Teleportation, the last battle, and the Creator talks: How the world ends inside an online game

Three years ago, I wrote a piece about how people behave in a world that’s about to end. The world in question was Asheron’s Call 2 — one of those online-world games like World of Warcraft that hadn’t gotten enough subscribers to survive, so the developers were pulling the plug and turning the world off. As you can read here, it was a rather spooky and sad experience: Long-time players were mostly quietly mourning the imminent poofing of a place they’d long come to love. (I later learned about the concept of solsastalgia — the homesickness one feels not when one moves away, but when one’s home environment vanishes before one’s eyes — and realized this is precisely what the players were experiencing.)

Asheron’s Call 2 was the one of the first really big modern MMO worlds to shut down, so when the world actually came to an end, not much happened: The logged-in players got a perfunctory note from the developers, and then they were booted offline. But now that economic hard times are here, more online worlds are dying, and here’s the interesting thing: They’re realizing that they owe it to their long-time players to make it into a sort of event. Game designers are realizing that ending their world in a dramatically satisfying way is actually a very interesting logistical, ludogical, and emotional trick. In essence, we’re slowly seeing the emergence of eschatology as a design challenge.

Exhibit A is the Tabula Rasa, an online world that shut down in on Feb 28, 2009. Chris Remo of GameSetWatch wrote a terrific report of the end here — during which the designers engineered one last massive apocalyptic battle. The problem? So many players got wind of the impending badass finale that the servers slowed down under the load. So, much as you might expect in a real-world eschatalogical event, you got trippy time distortions, teleportation, and direct communications from the actual Creator.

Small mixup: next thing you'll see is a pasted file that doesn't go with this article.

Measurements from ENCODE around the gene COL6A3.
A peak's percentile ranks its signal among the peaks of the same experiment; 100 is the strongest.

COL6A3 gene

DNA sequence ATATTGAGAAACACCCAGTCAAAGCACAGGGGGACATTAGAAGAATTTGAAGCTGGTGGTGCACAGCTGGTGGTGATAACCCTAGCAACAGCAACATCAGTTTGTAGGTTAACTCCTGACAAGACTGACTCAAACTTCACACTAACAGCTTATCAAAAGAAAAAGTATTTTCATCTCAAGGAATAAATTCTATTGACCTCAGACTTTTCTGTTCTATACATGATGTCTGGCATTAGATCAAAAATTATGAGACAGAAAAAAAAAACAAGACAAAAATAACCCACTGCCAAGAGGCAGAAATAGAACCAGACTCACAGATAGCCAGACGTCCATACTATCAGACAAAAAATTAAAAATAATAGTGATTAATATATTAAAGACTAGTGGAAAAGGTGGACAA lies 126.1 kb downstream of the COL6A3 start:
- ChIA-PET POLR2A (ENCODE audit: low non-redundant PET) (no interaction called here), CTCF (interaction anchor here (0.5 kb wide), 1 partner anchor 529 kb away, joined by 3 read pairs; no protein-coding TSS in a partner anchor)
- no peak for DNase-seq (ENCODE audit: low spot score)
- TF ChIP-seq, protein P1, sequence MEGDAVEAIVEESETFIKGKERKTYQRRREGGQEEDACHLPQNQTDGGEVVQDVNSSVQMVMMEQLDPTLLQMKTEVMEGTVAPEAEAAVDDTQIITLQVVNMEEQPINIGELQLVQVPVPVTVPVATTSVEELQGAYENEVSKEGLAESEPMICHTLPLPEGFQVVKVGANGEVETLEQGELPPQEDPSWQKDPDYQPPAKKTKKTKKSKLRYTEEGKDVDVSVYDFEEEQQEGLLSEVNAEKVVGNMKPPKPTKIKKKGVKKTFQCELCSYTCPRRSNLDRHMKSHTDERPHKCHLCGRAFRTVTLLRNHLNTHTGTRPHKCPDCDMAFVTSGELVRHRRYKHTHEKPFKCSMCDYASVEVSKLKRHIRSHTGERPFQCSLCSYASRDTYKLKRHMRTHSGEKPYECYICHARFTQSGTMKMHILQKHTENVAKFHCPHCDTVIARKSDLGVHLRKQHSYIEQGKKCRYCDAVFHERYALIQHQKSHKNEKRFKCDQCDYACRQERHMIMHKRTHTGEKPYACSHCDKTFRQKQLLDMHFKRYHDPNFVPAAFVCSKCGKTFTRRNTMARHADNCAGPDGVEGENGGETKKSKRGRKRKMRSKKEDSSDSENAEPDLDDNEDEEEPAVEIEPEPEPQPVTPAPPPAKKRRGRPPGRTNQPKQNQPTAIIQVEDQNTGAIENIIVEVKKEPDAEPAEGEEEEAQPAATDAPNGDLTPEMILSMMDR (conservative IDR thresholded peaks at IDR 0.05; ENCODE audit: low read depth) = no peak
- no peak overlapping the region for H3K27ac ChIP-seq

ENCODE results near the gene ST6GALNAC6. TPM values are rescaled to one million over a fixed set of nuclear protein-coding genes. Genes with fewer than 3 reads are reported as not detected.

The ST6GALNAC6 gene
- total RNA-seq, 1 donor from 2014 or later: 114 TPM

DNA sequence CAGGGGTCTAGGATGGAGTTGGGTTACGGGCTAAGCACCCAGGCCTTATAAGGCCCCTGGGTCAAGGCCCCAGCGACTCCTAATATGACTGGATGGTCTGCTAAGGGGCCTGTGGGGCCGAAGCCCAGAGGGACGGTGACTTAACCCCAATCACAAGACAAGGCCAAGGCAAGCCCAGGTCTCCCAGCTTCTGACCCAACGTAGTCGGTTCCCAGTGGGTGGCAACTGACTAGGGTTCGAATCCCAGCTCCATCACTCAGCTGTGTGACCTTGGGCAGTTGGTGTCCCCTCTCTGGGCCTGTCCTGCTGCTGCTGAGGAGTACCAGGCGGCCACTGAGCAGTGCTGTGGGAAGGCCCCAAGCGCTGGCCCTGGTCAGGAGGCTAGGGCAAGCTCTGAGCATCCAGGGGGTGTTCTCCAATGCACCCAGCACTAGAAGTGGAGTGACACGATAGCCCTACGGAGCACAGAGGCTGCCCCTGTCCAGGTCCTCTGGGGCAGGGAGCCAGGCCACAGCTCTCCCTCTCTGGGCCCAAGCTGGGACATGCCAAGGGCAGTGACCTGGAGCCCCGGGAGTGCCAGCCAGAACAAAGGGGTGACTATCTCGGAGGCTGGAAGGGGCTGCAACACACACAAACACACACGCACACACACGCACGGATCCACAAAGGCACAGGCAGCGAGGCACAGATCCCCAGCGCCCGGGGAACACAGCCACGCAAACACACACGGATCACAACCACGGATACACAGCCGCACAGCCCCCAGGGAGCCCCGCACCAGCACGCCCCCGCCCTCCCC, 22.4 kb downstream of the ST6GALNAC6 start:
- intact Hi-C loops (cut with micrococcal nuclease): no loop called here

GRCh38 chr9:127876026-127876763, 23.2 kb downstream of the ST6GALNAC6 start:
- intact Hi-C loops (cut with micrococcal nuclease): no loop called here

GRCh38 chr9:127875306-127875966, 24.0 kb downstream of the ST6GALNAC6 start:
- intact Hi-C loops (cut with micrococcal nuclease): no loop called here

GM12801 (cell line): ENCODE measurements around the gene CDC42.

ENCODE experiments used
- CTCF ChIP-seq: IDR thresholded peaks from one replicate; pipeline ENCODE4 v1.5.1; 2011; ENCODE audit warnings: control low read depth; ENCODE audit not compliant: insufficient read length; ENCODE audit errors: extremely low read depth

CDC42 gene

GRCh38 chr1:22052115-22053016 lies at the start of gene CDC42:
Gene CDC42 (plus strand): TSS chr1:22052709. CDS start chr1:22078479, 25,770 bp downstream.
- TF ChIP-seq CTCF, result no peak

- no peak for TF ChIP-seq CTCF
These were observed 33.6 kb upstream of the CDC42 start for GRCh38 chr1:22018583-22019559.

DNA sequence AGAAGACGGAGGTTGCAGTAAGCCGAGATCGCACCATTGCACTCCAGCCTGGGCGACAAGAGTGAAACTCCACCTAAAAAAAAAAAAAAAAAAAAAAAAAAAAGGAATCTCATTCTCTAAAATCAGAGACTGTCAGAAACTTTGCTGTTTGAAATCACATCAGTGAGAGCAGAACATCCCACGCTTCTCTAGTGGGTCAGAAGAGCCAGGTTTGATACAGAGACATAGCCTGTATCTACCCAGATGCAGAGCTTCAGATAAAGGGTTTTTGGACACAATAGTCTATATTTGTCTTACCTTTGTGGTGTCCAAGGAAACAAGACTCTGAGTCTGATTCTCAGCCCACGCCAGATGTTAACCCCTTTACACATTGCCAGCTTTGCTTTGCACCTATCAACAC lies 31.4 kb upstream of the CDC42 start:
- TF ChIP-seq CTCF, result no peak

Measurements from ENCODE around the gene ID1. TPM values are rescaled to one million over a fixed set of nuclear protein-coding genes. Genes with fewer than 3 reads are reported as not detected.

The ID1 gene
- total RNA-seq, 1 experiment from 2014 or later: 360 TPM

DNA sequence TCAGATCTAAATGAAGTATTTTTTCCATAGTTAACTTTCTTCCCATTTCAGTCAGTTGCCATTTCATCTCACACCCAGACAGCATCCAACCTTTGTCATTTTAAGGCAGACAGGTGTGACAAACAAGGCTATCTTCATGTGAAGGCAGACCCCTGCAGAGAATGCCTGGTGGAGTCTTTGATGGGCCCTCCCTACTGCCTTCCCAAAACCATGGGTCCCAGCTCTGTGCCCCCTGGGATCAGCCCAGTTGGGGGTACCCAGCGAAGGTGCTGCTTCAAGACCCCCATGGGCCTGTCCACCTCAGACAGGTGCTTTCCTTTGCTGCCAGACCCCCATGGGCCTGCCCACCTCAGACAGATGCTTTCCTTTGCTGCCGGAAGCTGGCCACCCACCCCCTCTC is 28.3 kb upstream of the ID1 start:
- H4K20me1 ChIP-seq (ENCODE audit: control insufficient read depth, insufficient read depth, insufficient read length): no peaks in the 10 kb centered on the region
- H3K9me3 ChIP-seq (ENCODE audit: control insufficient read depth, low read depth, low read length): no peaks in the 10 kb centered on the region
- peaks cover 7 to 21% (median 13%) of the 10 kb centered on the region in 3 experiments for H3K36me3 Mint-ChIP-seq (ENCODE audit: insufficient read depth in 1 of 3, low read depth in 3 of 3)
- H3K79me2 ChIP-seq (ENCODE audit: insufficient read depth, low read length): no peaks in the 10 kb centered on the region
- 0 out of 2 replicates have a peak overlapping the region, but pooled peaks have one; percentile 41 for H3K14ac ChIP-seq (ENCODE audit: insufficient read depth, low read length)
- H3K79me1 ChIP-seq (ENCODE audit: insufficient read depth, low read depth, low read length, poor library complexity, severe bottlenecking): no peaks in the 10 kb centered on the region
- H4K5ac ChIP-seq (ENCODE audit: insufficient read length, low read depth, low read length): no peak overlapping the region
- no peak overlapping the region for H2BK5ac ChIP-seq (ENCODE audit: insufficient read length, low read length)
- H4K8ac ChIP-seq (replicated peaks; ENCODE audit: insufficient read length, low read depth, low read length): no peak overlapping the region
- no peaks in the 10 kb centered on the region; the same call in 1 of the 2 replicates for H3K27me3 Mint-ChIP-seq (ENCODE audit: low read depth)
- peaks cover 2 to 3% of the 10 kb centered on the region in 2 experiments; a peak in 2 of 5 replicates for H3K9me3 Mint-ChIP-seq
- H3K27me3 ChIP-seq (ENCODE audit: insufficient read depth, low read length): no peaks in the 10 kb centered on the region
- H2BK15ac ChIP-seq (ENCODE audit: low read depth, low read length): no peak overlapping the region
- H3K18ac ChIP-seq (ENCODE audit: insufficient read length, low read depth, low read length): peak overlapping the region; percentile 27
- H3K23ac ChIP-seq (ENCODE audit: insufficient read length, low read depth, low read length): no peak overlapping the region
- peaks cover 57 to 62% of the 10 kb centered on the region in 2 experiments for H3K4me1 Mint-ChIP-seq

A few choice snippets:

Some players tried to predict what exactly would happen when the event began, and where it might be focused. Some seemed to want closure, frantically attempting to obtain the final pieces of certain equipment sets or to finish uncovering all areas of the world.

Some thanked the developers for their continued support of the game until the final days; others cursed NCsoft for a perceived botched publishing job; many did both. A few stayed in character, attempting to rise to the occasion. “Men and women of the AFS, it has been an honor serving with you,” offered Nebalain.

By the afternoon, the West Coast server Hydra was the last server standing. As more and more of its citizenry logged on for the last hurrah, and foreign players from dead servers poured in to squeeze a few more hours out of the game, it became increasingly congested, buggy, and lag-ridden.

The intended scenario was indeed playing out not just in the game and the fiction but as a metagame: the active duty population swelled as humanity prepared to make its final stand, while the very world itself strained under the considerable weight and struggled to keep itself together …

Then, hundreds of players all over the world began being involuntarily teleported to an extraction location connected to the “Last Stand” area on Earth — a small string of camps in Manhattan serving as the final holdout against the invasion … The GMs reciprocated with server-wide missives: “ADMIN MESSAGE: As the clock ticks down, we’d like to take one last moment to thank everyone for playing. It’s been a fantastic ride, and we’re happy you stuck with us for the last year.” … Similar back-and-forth exchanges followed, with the GMs even breaking out that most classic of old internet chestnuts. “ADMIN MESSAGE: ALL YOUR BASE ARE BELONG TO US,” declared the server.

If you want to see more, here are a bunch of screenshots, and some videos of Tabula Rasa for the last five minutes until it ended.

Sometimes I wish the folks who made the Left Behind game would do a game that is straightforwardly based on the narrative of Revelations — which is, of course, one of the original design documents for the end of the world. Or maybe make a game out f the final moments of C.S. Lewis’ The Last Battle, which fried my tiny brain when I read it as a child.

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I'm Clive Thompson, the author of Smarter Than You Think: How Technology is Changing Our Minds for the Better (Penguin Press). You can order the book now at Amazon, Barnes and Noble, Powells, Indiebound, or through your local bookstore! I'm also a contributing writer for the New York Times Magazine and a columnist for Wired magazine. Email is here or ping me via the antiquated form of AOL IM (pomeranian99).

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